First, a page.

Getting A Merchant Cash Advance Is Easy, But What About Repayment?

Getting A Merchant Cash Advance Is Easy, But What About Repayment?

A merchant cash advance is an advance of funds on a business’s projected future credit and debit card sales that is either repaid by a fixed debit or by a percentage that is taken off the business’s daily or weekly sales. The popularity of merchant cash advances has soared in recent years due to the ever continuing tightening of lending criteria of traditional lenders. Although, there are times that a merchant cash advance is necessary, it’s important for a business owner to know when this is the case and when it isn’t. Regardless of the repayment method this type of business funding should only be used when there is a genuine expected increase of revenue and never as a method when there is no sign in an increase of revenue. It makes the most sense for a business to utilize the funds from a merchant cash advance when the service being provided will generate a greater revenue.

Examples of a business’s valid need for a merchant cash advance:

  • A small business owner in need of capital in order to expand
  • A new restaurant owner has the opportunity to purchase inventory at a reduced price for a limited time
  • A new auto mechanic shop owner needs funds for employee salaries
  • A florist brought in last minute to create extravagant floral arrangements for a large event
  • A medical provider purchasing an expensive piece of diagnostic equipment and is able to generate new income from the use of the equipment

Offers of limited or no paperwork, five-minute applications, and borrowing large sums of money with limited risk can be tempting for business owners who are just getting started, have little to no capital, and aren’t established. In such cases incoming revenue may be below par and it may seem like the temptations can solve a lot of problems. The truth is that it could cause a lot of problems also so the best rule of thumb is a business shouldn’t use this type of financing to fill in a hole that will eventually turn into a crater. A business should only use this type of financing to generate new revenue and never as means to support existing revenue.

Questions a business owner should answer prior to utilizing a merchant cash advance:

  • Will this help bring in more business?
  • Will this help the business grow?
  • Will this enable the purchase of a new piece of equipment that can generate new revenue?
  • Is the business absolutely in need of the money right now?
  • Will the business generate enough sales as to not affect existing revenue when a percentage of revenue is held out of credit or debit card transactions?
  • Will other bills suffer from the lost revenue?
  • How long can the business withstand missing a percentage of revenue from each sale made?
  • Is it reasonable to believe the business can withstand the entire length of the payback period?
  • Does the business have a high enough volume of credit and debit card transactions to make repayment realistic?

Merchant cash advances are very expensive. They can range anywhere from 20 – 40 % of the advance, but they provide flexibility that traditional lenders can’t and don’t: the application process is quick and simple, they don’t require a perfect credit score, and repayment terms are technically designed as to not affect a business’s day to day operations because payments are automatic.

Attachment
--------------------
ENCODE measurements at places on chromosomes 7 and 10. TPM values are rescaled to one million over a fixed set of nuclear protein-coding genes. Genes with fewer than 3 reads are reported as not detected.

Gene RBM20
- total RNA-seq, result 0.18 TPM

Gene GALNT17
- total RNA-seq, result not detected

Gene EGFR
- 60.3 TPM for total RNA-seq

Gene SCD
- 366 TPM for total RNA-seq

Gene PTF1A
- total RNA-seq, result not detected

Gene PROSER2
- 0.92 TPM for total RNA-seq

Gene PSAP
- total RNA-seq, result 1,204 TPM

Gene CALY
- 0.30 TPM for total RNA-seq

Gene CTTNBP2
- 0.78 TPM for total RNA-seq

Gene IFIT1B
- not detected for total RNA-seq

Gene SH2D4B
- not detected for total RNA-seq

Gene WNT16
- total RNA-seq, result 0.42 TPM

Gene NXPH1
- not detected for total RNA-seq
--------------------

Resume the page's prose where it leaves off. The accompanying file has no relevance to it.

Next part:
What happens if a business is unable to repay a merchant cash advance?

Every lender has its own guidelines for determining if a loan is in default. Some, take action after one missed payment while others wait months. The one commonality for all lenders is they will contact anyone who is either in default or in danger of slipping into default and with the passage of time the aggressiveness of the communication will increase. Some lenders may even begin action in as little as 30 days after a missed payment by contacting the credit bureaus. If the loan is a secured loan, and the business was required to have collateral in order to qualify for the loan it will likely lose the collateral. Lenders are in the business of making money so if the only way for a lender to recover lost revenue is to seize the collateral, they will. If the lender didn’t require collateral for the loan, it is considered unsecured. Therefore, a business in this situation that is behind on payments is likely to begin to incur late fees and an increased interest rate and if the lender declares the loan to be in default turn it over to a collection agency. If the collection agency is unsuccessful in recovering the defaulted loan they will likely pursue legal actions such as wage garnishments and placing liens on the business’s property.

Some lenders will allow businesses to renegotiate repayment terms, but if the business closes prior to completely repay the borrowed money it will be nearly impossible for the owners to reorganize or start up a new business because financing options that were once viable will no longer be available.

Do the problems go away after defaulting on a merchant cash advance?

The short answer is no. A business credit rating will significantly drop and it will make it more difficult to secure financing in the future. If a business is fortunate enough to secure financing after defaulting on a loan the interest rate on the borrowed funds will be outrageously high.

A business owner’s best option is to attempt to avoid defaulting on a loan altogether. If the owner of a business is aware that he is in danger of defaulting on a lender the best course of action is to contact the lender before the situation deteriorates to the point of no return. Lenders are more likely to negotiate with borrowers who are honest and proactive concerning their situations.